The Televangelist: Pretty Little Liars Unravel the Truth

Each Friday in The Televangelists, one of our writers examines the met and missed potential of television.

Tuesday’s Season Three premiere of Pretty Little Liars displayed all the elements that make the show, part teen drama and part mystery, successful: vulnerable but brave teenage girls, rainstorms and secluded rural settings, and layers upon layers of plot twists. This season, there’s a new “A” in town, and the four protagonists face the uncertainty of figuring out the identity of yet another bully when the authorities insist that their tormentor is behind bars. At the close of Season Two, the girls finally felt some relief (along with a slew of other confused emotions) at finding out their frenemy Mona was acting as “A,” but the new season brings heightened anxiety as the girls discover that Mona was only a small player in their torture. As the world around them grows darker and even more dangerous, Aria, Spencer, Emily, and Hanna must band together against a grave-robbing adversary who gloats “Mona played with dolls. I play with body parts.”

Against this backdrop of suspense, the girls’ romances intensify while their familial relationships deteriorate. As one character essentially argues, friends trump family because in friendships, there are no consequences for betraying trust or lying. That concept plays out in numerous ways throughout the episode; Hanna visits Mona in spite of the revelation of Mona’s betrayal because Hanna needs to know “what I did to make you hate me so much.” Aria’s parents hover on the brink of divorce in large part because of the conflict caused by Aria’s sexual relationship with her former English teacher—a relationship the show uncritically romanticizes. Spencer struggles to resist temptation with her boyfriend but consistently lies about her activities to her friends and family alike. And Emily seems caught in a downward spiral of self destruction that only her friends recognize. Each of these scenarios draws the girls further from their families and closer to their friends, further perpetuating the belief that they stand alone in their quest to vanquish “A.” There is no reliable authority to whom they can turn, no one they can trust but each other.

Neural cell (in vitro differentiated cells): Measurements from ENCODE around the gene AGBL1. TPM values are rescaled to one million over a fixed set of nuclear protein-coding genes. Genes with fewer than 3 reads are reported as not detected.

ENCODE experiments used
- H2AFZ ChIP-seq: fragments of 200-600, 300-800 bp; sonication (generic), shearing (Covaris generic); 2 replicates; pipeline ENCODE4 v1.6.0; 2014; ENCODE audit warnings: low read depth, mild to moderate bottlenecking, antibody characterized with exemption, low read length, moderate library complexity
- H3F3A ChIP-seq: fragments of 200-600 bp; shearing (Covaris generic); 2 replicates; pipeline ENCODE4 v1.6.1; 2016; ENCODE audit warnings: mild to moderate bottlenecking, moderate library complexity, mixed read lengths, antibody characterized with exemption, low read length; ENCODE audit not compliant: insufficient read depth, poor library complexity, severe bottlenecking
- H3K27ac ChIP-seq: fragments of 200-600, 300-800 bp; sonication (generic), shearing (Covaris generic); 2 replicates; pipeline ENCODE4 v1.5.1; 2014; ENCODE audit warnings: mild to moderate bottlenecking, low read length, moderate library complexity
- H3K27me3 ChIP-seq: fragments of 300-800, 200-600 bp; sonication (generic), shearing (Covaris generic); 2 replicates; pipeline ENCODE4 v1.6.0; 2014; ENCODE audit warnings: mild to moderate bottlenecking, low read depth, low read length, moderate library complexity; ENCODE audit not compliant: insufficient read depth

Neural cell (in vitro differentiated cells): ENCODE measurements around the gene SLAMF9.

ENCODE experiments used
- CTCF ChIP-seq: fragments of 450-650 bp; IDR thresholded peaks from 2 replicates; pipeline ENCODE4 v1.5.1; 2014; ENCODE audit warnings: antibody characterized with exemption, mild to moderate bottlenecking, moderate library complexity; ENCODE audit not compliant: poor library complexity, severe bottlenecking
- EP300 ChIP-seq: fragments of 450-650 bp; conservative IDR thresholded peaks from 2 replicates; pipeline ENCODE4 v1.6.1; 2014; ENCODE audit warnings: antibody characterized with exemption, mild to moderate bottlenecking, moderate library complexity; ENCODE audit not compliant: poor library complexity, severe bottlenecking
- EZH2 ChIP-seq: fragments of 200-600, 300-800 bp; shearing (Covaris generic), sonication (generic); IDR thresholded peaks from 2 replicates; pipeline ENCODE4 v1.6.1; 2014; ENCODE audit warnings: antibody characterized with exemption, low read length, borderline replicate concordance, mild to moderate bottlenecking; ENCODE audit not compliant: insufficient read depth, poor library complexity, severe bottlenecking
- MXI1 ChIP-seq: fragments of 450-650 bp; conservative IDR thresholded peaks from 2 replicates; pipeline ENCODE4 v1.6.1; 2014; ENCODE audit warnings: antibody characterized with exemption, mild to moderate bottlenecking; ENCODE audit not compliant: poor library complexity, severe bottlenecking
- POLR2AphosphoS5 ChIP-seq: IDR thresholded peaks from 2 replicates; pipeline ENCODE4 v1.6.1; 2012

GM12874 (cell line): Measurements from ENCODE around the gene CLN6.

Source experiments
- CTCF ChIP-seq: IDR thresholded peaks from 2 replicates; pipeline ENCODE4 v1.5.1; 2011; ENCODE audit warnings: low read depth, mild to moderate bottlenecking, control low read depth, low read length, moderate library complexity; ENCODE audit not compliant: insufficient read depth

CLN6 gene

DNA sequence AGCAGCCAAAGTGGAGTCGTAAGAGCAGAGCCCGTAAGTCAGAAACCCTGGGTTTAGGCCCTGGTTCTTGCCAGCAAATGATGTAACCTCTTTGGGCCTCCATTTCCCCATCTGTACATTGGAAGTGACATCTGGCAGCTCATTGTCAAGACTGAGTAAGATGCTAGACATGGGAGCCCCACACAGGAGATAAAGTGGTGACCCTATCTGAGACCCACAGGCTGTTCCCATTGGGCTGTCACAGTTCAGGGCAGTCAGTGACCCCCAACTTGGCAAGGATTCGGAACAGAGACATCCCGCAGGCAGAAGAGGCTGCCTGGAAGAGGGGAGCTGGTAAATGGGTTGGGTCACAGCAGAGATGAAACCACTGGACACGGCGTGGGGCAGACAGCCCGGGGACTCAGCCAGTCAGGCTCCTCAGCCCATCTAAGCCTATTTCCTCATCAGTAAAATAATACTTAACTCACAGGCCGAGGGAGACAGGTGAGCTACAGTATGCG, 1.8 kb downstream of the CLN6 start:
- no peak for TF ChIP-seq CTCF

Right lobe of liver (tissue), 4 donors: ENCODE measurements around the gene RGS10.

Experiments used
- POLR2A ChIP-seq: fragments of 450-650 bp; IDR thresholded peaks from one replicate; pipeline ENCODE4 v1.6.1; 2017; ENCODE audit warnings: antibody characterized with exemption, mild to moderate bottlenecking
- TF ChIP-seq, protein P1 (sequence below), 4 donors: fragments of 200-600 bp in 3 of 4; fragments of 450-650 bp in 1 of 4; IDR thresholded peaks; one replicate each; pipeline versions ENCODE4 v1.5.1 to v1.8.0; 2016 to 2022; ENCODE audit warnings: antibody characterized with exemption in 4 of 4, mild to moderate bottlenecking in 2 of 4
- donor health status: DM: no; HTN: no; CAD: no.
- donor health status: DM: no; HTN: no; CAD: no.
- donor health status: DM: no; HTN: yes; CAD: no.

The show takes the stereotypical teenage conviction that adults are untrustworthy and pushes it to extreme conclusions—to the brink of life and death; everyone on the show lies, whoppers and little white lies alike, but in their most important relationships (their friendships), lies are not destructive but protective. In this show, friends lie to nurture, protect, and save each other, always ultimately resulting in revelation and increased closeness. Lies, within this quartet, strengthen relationships, yet the girls must also navigate a network of lies from every relationship outside of their clique. As they struggle to unravel the truth about “A,” there is little regard for truth even with the people they claim to love most. With Mona behind bars and a new “A” emerging, the girls recognize that truths (after all, Mona was acting as “A”) are partial, incomplete, and insufficient to protect them from the dangers of the world. And so, unearthing the whole truth about “A” might set them free in the future, but how many lies and how many broken relationships will be left in the wake of their discovery? No doubt audiences will be watching it all unravel, or get even more tangled, in a stormy setting amplified by eerie music. The Liars are back and the suspense is on.

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